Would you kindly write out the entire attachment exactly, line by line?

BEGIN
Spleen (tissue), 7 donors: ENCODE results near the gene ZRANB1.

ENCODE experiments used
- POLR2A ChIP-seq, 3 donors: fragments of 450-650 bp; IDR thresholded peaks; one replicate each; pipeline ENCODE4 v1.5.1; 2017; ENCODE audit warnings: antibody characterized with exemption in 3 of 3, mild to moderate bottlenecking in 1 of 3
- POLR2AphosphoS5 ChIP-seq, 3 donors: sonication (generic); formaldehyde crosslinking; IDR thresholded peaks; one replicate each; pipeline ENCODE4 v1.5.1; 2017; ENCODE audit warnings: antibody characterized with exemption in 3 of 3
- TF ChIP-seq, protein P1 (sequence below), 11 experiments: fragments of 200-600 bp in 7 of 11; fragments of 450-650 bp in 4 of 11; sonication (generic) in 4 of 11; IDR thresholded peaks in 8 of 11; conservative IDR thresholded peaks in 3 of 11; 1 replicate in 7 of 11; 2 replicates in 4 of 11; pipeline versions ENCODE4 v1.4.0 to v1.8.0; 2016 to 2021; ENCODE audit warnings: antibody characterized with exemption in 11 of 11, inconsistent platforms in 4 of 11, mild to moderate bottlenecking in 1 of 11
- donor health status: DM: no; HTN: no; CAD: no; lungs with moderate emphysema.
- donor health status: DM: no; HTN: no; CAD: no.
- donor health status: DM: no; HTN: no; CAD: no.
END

Spleen (tissue), 7 donors: ENCODE results near the gene ZRANB1.

ENCODE experiments used
- POLR2A ChIP-seq, 3 donors: fragments of 450-650 bp; IDR thresholded peaks; one replicate each; pipeline ENCODE4 v1.5.1; 2017; ENCODE audit warnings: antibody characterized with exemption in 3 of 3, mild to moderate bottlenecking in 1 of 3
- POLR2AphosphoS5 ChIP-seq, 3 donors: sonication (generic); formaldehyde crosslinking; IDR thresholded peaks; one replicate each; pipeline ENCODE4 v1.5.1; 2017; ENCODE audit warnings: antibody characterized with exemption in 3 of 3
- TF ChIP-seq, protein P1 (sequence below), 11 experiments: fragments of 200-600 bp in 7 of 11; fragments of 450-650 bp in 4 of 11; sonication (generic) in 4 of 11; IDR thresholded peaks in 8 of 11; conservative IDR thresholded peaks in 3 of 11; 1 replicate in 7 of 11; 2 replicates in 4 of 11; pipeline versions ENCODE4 v1.4.0 to v1.8.0; 2016 to 2021; ENCODE audit warnings: antibody characterized with exemption in 11 of 11, inconsistent platforms in 4 of 11, mild to moderate bottlenecking in 1 of 11
- donor health status: DM: no; HTN: no; CAD: no; lungs with moderate emphysema.
- donor health status: DM: no; HTN: no; CAD: no.
- donor health status: DM: no; HTN: no; CAD: no.